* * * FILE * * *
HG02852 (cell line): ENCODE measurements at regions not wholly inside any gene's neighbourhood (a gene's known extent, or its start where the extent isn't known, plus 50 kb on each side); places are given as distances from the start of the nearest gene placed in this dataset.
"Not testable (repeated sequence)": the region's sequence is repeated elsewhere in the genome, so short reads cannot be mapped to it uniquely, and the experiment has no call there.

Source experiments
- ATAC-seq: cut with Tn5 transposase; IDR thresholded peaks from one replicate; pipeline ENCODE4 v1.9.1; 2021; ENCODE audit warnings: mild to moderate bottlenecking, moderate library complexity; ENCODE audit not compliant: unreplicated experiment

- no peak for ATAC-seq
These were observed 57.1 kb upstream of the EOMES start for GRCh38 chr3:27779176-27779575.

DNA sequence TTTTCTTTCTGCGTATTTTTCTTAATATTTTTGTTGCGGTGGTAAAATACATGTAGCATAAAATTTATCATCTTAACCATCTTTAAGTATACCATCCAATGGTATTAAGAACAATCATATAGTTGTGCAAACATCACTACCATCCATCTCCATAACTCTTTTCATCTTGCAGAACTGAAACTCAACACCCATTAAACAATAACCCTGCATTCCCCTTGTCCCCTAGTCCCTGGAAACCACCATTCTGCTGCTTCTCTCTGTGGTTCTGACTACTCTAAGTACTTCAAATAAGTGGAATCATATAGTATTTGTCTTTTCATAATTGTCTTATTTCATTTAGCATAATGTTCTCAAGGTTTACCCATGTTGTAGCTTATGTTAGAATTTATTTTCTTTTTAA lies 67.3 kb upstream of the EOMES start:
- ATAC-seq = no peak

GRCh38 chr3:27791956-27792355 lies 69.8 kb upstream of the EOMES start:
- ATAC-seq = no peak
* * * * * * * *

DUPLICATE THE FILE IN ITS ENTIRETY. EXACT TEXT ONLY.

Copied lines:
HG02852 (cell line): ENCODE measurements at regions not wholly inside any gene's neighbourhood (a gene's known extent, or its start where the extent isn't known, plus 50 kb on each side); places are given as distances from the start of the nearest gene placed in this dataset.
"Not testable (repeated sequence)": the region's sequence is repeated elsewhere in the genome, so short reads cannot be mapped to it uniquely, and the experiment has no call there.

Source experiments
- ATAC-seq: cut with Tn5 transposase; IDR thresholded peaks from one replicate; pipeline ENCODE4 v1.9.1; 2021; ENCODE audit warnings: mild to moderate bottlenecking, moderate library complexity; ENCODE audit not compliant: unreplicated experiment

- no peak for ATAC-seq
These were observed 57.1 kb upstream of the EOMES start for GRCh38 chr3:27779176-27779575.

DNA sequence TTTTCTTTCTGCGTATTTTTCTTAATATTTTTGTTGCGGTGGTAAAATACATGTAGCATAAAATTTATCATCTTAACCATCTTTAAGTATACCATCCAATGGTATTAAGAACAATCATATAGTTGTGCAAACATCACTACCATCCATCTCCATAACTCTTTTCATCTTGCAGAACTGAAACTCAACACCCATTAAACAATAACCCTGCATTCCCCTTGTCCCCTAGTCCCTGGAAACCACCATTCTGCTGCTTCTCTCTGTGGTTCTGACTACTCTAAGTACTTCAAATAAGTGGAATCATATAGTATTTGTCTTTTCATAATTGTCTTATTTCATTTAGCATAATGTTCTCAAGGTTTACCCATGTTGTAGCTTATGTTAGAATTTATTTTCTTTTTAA lies 67.3 kb upstream of the EOMES start:
- ATAC-seq = no peak

GRCh38 chr3:27791956-27792355 lies 69.8 kb upstream of the EOMES start:
- ATAC-seq = no peak